There was nothing I could do, he explained. The kitchen committee was headed by Mr. Venugopal himself, and I’m quite sure he had this all planned out. But anyway, I’m not here to point fingers. My agenda is simple. Curb. All. Attrition. We lost too good men to our competitors. ‘Unwanted Dads’. ‘What do I do with my Sunday blues?’. Even ‘’. It’s very disheartening to see the old blood leave us on a whim. We need to woo them back and by God, I’ll be the one to do that.

We will be the ones to do that, corrected Mr. S. Raghuram, Mr. Suresh’s campaign manager, incumbent Vice President, Secretary Next Generation and the President nominee for the following term, if Mr. Suresh was to win this term. We’ve been working hard on a clear plan of making the Club more appealing to our younger members. My proposals for casual jeans on every second Sunday and a two-day stubble leniency are almost through. Yesterday, we even discussed the idea of doing away with tie clips entirely.

Mr. Suresh coughed as if to signal that they were still on record. At, the end of the day, his No.2 continued, it’s all about the numbers. I’ll get in the young, Suresh will get in the old, but it’s the special members who will decide this vote.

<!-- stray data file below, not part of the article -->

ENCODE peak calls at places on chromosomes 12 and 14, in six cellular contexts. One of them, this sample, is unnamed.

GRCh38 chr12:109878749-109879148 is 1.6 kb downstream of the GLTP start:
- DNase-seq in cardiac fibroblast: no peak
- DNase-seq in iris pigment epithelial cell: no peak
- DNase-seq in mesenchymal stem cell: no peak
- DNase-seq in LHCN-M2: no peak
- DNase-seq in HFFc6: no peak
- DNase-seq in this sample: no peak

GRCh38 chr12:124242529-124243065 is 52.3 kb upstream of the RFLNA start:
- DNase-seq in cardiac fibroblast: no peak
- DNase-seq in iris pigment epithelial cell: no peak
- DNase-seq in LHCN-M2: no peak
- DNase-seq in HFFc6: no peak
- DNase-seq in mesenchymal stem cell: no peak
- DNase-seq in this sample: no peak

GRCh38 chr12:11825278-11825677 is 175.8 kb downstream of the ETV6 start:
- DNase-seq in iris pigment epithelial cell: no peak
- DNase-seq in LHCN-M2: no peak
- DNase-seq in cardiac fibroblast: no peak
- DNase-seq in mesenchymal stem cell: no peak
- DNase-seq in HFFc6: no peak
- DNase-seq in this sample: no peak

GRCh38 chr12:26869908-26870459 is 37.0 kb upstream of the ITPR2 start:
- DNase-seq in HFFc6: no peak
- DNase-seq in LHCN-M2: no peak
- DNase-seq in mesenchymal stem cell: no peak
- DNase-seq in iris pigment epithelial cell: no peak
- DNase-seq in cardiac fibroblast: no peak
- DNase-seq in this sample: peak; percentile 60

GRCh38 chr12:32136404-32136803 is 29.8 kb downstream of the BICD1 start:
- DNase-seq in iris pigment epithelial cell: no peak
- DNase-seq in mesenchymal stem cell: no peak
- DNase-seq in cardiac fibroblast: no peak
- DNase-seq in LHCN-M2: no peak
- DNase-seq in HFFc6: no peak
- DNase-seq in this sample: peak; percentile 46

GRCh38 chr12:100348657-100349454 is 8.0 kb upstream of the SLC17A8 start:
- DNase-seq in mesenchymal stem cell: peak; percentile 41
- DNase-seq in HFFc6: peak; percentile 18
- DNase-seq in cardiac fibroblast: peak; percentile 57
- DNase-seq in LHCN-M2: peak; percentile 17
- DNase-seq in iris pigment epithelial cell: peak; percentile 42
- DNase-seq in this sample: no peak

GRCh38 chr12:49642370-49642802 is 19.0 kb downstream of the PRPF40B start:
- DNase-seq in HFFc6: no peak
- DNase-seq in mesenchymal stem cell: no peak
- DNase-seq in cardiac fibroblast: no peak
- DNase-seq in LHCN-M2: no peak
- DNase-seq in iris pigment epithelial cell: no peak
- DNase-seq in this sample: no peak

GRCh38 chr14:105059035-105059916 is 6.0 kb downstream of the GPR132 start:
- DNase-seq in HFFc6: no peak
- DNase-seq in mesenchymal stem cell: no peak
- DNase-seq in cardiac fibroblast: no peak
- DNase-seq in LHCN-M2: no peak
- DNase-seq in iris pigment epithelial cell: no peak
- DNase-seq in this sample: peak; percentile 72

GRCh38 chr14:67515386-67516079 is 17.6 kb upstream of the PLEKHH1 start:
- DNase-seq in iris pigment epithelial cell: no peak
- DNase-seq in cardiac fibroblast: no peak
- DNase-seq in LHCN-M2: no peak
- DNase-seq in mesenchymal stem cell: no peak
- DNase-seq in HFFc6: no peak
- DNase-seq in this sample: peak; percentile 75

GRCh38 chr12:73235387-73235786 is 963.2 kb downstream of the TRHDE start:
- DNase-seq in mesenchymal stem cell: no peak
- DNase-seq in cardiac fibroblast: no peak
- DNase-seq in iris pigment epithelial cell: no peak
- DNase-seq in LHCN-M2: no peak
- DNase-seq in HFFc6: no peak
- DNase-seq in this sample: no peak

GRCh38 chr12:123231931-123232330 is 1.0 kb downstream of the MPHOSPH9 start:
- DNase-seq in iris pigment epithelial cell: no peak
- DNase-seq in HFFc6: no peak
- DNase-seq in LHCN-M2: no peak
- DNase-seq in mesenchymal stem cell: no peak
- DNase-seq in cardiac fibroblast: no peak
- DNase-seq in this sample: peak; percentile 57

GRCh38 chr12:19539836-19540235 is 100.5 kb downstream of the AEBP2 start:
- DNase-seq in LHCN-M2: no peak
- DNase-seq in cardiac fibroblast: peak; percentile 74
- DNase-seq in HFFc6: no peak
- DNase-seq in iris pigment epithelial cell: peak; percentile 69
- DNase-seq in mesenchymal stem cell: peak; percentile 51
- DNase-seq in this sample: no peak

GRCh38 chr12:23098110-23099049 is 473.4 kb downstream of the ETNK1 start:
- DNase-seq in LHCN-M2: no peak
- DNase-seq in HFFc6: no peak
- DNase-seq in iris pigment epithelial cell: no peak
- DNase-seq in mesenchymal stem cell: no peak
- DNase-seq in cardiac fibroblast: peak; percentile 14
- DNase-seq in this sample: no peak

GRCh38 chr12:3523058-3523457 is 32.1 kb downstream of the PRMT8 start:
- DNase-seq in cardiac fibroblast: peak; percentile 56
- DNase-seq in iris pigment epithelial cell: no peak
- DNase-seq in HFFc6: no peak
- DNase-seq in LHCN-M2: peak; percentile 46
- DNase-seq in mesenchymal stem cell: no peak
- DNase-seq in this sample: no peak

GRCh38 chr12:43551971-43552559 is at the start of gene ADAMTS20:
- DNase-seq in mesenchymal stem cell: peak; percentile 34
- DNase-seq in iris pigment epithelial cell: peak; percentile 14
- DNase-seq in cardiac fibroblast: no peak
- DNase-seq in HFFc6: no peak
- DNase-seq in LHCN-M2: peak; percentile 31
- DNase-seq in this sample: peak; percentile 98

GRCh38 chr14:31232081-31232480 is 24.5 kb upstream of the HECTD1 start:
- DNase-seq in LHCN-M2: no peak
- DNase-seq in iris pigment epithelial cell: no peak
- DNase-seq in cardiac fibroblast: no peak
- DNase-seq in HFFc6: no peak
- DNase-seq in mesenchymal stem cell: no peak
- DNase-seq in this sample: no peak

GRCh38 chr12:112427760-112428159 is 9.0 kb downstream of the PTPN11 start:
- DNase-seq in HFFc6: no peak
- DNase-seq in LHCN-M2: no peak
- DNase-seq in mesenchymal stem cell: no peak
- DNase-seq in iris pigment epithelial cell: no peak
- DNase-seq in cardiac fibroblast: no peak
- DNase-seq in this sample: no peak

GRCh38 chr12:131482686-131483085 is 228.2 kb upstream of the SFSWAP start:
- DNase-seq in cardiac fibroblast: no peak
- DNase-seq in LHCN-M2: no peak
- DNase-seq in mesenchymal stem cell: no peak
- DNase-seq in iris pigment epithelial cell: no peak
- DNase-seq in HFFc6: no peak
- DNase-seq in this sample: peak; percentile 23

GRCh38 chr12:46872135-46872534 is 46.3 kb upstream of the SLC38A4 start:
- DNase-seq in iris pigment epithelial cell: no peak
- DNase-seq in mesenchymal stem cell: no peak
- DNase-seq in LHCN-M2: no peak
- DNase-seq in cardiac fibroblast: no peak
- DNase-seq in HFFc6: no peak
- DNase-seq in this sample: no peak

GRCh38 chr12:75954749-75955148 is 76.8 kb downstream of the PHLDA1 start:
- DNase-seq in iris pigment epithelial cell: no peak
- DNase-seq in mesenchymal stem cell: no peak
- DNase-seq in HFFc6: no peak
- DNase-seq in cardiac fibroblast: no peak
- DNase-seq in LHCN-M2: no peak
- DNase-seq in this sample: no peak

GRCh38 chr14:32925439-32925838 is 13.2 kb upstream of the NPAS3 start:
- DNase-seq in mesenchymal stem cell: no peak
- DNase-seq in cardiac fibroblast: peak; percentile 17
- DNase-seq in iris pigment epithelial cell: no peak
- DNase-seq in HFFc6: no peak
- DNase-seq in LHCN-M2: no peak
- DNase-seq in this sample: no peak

The special members were a crack team of five veterans, who had all been unsuccessful in gaining any significant post in the Club, but had been granted ‘special’ status on account of their continued monetary patronage. They were popularly known as the ‘fringe’ members, a due reference to their critical duties. Managing Director in-charge of Film Screenings, Cultural Director of the Annual Dance, Ambassador for Cold Beverages, Hot Tea and Cakes Commissioner, and the Inspector of International affairs. The last post had been vacant for much of the year, adding to the numerical dilemma. As per records, Mr. Chandra, the last man to hold the post, had been unsuccessful in arranging a Skype call for the President, who had wished to chat with his daughter studying in Washington. The connection had broken midway, and Mr. Chandra had been unceremoniously fired.